Thankfully, though, Young Horses recognizes that its setup is deliberately obtuse. It gives you plenty of leeway when you’re trying to complete specific movements; so if you’re supposed to pour some coffee in your mug, you need only get it within the general vicinity of your cup. The same goes for the suspicion meter, as you’ll need to cause quite a stir on standard settings to fail. This is a good thing, as it lets you keep some sense of sanity in your struggle to get Octodad from point A to point B smoothly.
But sometimes, the gentle frustration you’re meant to feel here turns into annoyance. The last quarter of the game is particularly tedious – not only does it fall victim to the hackneyed multi-stage final boss fight, but it also throws you into a number of ham-fisted stealth sections that simply don’t work well with this control setup.
It’s one thing to ask players to do something straightforward, since the challenge here is inherent with the way movement is designed. It’s another, much more aggravating thing to give them other complex tasks on top of doing something that’s already difficult (i.e., moving Octodad around). It’s too much sometimes. Young Horses seems to want to “gamify” Dadliest Catch with more traditional action sequences as it reaches its climax, but this is a game where walking in a straight line is nigh impossible, so the word “traditional” shouldn’t apply to it all.
Dadliest Catch works best when Young Horses just lets things flow, allowing the naturally ridiculous interplay between the game’s direct commands and Octodad’s anything-but-direct movements to make your belly ache. When what you’re asked to do gets trickier, that chemistry gets muddled, and the whole experience suffers. The joke wears off, and all of a sudden you’re just playing a maddeningly difficult adventure game. Now, some of these more actiony moments are truly nerve-wracking – a bit in which you tightrope walk your way across the rafters of a burning room had my fingers in a sweat, among others – but by your 50th attempt at crossing a rain-slicked boat without being seen by the half-dozen fishermen directly in front of you, you’ll start to feel like you’re being trolled, not goofed with.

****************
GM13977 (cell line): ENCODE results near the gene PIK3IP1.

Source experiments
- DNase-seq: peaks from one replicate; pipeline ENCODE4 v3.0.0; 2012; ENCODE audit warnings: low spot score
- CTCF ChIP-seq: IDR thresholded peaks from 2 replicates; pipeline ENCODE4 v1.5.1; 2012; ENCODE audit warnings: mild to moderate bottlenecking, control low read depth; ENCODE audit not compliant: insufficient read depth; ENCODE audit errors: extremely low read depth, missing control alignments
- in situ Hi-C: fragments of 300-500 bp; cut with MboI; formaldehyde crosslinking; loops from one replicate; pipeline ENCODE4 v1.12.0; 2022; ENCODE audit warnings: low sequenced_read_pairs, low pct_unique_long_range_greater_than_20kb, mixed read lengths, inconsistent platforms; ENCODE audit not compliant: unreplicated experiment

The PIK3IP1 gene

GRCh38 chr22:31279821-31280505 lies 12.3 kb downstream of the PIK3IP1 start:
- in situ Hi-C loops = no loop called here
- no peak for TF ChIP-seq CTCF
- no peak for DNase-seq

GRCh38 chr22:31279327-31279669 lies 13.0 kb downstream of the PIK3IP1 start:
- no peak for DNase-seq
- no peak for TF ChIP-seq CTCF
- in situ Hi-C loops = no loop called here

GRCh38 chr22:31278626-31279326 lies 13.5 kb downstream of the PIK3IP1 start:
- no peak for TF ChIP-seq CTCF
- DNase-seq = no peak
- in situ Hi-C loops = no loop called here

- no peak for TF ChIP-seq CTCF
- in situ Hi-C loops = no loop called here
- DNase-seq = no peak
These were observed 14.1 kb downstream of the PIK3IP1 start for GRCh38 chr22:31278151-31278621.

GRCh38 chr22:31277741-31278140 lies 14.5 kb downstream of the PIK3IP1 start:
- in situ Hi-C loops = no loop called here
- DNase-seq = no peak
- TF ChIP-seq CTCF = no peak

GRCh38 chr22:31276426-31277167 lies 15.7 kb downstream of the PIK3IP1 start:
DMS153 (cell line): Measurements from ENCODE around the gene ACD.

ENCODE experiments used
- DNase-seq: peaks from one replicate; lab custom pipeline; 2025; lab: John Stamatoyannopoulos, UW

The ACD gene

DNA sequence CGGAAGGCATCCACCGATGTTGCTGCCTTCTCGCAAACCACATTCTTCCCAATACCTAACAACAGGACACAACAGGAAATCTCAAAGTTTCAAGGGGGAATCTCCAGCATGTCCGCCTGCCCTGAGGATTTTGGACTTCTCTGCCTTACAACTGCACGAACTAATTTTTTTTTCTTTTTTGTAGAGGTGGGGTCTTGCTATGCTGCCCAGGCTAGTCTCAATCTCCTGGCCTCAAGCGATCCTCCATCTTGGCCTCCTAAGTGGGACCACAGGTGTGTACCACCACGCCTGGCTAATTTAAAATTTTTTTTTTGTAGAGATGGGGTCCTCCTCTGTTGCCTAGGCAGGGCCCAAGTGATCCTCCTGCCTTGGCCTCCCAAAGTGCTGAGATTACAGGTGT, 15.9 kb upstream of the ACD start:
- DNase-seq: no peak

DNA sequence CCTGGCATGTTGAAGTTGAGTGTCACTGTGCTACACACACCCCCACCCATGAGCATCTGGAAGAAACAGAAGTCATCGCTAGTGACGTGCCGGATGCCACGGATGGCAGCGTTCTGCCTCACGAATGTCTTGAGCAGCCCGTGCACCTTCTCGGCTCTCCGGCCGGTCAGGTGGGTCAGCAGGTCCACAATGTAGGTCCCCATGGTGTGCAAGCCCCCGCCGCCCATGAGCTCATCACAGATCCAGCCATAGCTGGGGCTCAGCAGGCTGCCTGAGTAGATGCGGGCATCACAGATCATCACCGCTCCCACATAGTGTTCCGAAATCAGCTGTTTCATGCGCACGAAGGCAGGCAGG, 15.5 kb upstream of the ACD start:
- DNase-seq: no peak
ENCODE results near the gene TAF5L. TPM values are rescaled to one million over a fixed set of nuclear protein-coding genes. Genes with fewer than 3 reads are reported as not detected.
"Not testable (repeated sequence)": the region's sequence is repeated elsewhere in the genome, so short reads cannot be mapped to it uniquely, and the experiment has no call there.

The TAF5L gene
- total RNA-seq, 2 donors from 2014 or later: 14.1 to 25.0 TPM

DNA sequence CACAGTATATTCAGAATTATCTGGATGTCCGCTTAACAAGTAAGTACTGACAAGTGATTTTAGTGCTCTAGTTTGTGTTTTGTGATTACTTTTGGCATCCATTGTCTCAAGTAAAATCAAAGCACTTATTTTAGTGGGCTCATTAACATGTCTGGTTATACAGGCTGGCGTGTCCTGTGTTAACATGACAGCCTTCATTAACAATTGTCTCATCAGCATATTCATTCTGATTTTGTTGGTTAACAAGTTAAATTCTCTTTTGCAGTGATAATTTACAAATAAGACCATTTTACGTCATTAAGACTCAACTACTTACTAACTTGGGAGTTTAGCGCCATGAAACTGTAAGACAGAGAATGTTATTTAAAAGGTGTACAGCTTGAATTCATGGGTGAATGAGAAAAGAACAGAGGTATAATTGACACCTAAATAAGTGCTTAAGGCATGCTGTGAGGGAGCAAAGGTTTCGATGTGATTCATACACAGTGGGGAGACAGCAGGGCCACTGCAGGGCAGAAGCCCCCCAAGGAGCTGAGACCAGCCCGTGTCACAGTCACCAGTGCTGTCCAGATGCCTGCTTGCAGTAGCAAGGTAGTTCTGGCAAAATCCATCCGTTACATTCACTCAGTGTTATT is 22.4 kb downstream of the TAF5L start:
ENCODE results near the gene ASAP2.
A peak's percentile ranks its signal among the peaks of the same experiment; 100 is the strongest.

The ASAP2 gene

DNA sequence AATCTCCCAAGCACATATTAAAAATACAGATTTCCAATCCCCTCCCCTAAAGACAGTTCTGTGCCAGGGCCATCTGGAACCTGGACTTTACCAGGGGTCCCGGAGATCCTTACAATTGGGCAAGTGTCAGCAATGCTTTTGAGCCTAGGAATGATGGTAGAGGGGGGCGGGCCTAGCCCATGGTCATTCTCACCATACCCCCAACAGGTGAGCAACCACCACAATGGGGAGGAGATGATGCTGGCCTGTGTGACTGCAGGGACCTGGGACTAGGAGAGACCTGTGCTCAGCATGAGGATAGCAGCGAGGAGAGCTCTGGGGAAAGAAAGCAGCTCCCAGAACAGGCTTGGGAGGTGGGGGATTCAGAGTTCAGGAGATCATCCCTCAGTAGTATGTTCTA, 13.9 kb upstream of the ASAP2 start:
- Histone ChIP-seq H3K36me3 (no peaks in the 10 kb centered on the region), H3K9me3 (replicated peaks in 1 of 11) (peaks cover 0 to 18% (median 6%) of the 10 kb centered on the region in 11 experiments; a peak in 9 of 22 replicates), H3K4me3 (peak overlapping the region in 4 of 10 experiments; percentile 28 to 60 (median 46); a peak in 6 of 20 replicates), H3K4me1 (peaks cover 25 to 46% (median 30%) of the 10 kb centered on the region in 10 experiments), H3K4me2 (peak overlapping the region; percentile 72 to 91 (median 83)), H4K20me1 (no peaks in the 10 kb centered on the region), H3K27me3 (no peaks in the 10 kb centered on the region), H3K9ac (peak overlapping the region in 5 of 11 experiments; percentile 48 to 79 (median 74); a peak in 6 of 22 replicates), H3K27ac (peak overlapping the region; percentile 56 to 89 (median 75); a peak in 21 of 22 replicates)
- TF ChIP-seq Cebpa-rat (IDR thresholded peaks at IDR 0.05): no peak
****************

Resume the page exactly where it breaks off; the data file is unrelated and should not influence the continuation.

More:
The other concern of note is the camera. Since all of your basic movements are tied to the mouse, Dadliest Catch uses fixed camera angles for each scene. This isn’t an issue most of the time, but as the action starts to heat up, there are a couple of instances where you’re blocked from seeing what’s ahead of you in a timely manner. Simply put, it could use a little touching up.
Despite all that, there are still plenty of reasons to love Dadliest Catch. Its premise alone is simultaneously one of the goofiest and most charming to come along in a long while. Losing control of Octodad and watching him flail about is always cute and chuckle-worthy. The game is very funny in general, with NPCs spouting clever one-liners as you pass by, but it never gets mean-spirited or disparaging. It’s called Dadliest Catch. There’s just a cheery vibe here, from the opening credits to the pause menu music to the colorful, cartoonish art style. It makes the game welcoming to just about anyone, despite its occasionally masochistic tendencies. It’s infectious.
And yet, it’s also oddly tender. Dadliest Catch never forces its Message onto you, but it’s a thoughtful one anyway. We’ve all felt like an Octodad at some point. We’re all imperfect people just trying to deal with the difficulty of being. We’ve all felt the strain of life, the shock of realizing what we’ll never be, and the messiness of trudging forward anyway. This is Octodad’s entire existence; he’s a tragic character in that sense. But he keeps on moving, as sloppy as he may be, despite failure after failure after frustrating failure, because he has people he cares for, and people who care for him back. We do the same. And then we all do an accidental somersault and knock over a stack of soda cans, and we can’t help but giggle at this whole adventure we’re going through.
This review is based on a retail Steam code provided to NotebookReview by Young Horses. Octodad: Dadliest Catch is available now through Steam on Windows, Mac and Linux.